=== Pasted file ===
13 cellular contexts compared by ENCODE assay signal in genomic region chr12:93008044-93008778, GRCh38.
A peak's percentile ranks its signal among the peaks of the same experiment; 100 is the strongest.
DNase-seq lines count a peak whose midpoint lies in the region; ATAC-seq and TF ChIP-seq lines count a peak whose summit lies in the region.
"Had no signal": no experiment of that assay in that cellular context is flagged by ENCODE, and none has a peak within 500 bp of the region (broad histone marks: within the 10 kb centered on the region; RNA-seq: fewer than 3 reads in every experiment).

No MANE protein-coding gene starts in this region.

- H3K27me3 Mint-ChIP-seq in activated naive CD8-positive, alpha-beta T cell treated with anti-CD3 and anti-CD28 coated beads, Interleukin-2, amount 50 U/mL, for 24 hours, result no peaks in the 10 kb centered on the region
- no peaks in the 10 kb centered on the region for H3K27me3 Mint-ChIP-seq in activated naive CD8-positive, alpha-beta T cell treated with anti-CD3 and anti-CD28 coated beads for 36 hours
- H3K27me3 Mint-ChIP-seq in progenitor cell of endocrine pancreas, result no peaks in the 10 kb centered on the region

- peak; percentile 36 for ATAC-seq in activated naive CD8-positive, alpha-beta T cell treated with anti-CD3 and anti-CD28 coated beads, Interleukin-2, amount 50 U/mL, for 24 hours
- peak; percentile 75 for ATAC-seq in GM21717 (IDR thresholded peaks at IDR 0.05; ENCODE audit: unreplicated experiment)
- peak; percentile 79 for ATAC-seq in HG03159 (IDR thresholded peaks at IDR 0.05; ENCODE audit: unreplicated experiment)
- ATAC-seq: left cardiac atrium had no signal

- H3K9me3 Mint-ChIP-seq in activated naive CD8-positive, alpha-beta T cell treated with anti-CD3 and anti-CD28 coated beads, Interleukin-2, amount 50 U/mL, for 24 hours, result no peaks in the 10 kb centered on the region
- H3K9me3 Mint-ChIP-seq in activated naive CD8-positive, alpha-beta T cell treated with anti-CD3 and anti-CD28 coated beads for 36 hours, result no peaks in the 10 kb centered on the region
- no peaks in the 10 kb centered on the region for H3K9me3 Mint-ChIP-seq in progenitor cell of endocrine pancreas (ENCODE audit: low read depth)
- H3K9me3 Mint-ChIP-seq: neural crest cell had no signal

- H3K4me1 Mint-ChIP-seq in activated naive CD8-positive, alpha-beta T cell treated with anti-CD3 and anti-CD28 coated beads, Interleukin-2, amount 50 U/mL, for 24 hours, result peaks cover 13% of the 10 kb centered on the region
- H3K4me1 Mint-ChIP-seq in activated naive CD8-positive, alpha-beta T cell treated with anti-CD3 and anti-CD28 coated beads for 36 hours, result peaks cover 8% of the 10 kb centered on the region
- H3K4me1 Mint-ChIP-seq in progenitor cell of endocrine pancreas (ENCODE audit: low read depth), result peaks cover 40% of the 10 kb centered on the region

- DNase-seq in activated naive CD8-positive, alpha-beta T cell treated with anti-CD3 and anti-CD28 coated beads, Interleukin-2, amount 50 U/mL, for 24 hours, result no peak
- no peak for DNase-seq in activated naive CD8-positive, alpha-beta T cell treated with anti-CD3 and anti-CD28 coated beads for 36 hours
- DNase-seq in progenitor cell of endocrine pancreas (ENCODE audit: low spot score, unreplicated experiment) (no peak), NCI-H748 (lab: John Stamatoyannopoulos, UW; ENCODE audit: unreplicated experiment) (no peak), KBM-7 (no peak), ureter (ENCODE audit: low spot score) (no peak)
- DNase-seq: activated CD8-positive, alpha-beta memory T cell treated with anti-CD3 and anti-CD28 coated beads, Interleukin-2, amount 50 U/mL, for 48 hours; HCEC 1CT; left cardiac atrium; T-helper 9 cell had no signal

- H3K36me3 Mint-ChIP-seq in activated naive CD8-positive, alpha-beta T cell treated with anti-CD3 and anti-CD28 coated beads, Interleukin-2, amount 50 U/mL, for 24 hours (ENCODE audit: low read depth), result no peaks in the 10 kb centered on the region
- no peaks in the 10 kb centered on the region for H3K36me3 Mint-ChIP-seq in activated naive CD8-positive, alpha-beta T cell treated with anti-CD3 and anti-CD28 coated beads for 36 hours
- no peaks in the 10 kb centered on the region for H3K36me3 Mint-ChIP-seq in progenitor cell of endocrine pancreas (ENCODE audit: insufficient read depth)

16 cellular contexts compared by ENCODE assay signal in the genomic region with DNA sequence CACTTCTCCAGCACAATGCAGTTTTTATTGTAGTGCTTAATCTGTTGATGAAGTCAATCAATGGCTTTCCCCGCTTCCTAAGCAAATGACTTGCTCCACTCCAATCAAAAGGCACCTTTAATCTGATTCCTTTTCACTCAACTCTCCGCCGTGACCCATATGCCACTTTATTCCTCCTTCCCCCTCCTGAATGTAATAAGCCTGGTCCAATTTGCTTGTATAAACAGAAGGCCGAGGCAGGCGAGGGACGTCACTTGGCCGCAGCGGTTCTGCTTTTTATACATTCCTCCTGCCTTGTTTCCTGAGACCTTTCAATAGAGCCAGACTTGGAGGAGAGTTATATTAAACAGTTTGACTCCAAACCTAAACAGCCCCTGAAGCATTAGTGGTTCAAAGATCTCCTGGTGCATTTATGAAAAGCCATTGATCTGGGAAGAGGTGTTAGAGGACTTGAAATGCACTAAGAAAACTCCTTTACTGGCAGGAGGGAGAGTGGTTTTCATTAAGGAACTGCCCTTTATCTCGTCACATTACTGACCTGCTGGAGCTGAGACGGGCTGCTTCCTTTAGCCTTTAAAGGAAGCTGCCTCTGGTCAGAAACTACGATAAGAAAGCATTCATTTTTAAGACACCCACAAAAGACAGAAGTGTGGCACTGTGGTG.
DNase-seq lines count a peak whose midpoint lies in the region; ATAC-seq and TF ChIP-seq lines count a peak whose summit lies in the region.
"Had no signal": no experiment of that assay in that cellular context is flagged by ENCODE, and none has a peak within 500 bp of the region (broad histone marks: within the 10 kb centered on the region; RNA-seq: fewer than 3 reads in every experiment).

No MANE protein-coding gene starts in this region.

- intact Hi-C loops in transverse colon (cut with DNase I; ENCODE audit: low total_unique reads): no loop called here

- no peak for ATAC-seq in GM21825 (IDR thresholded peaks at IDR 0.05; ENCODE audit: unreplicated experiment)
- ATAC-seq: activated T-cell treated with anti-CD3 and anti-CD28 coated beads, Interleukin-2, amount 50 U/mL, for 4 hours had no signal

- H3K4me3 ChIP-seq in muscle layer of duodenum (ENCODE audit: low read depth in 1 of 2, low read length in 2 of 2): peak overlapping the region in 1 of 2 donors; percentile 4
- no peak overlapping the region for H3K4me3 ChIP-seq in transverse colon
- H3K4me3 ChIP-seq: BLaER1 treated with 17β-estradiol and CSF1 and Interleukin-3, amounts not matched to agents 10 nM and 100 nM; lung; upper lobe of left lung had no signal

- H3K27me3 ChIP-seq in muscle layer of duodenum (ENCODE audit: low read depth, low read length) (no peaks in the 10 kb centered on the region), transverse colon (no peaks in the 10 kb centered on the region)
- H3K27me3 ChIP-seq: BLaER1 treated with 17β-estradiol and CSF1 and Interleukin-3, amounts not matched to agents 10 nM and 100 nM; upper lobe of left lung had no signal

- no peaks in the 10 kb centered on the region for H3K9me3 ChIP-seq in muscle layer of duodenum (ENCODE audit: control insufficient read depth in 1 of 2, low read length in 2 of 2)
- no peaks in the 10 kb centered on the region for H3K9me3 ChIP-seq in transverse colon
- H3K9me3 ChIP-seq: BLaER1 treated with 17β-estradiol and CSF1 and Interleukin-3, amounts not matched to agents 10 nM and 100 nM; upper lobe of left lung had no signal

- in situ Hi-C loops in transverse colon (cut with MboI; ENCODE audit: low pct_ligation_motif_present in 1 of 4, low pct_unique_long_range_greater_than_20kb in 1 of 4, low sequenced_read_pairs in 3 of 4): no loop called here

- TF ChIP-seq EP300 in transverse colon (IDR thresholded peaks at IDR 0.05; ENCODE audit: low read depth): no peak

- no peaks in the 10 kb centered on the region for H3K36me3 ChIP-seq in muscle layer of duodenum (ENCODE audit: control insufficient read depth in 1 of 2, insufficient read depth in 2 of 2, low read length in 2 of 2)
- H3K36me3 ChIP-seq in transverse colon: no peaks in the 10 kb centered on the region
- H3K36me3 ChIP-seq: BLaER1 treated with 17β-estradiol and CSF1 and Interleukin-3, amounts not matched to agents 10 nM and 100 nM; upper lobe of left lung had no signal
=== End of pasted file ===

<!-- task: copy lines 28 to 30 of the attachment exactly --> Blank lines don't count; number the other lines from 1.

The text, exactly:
DNase-seq lines count a peak whose midpoint lies in the region; ATAC-seq and TF ChIP-seq lines count a peak whose summit lies in the region.
"Had no signal": no experiment of that assay in that cellular context is flagged by ENCODE, and none has a peak within 500 bp of the region (broad histone marks: within the 10 kb centered on the region; RNA-seq: fewer than 3 reads in every experiment).

No MANE protein-coding gene starts in this region.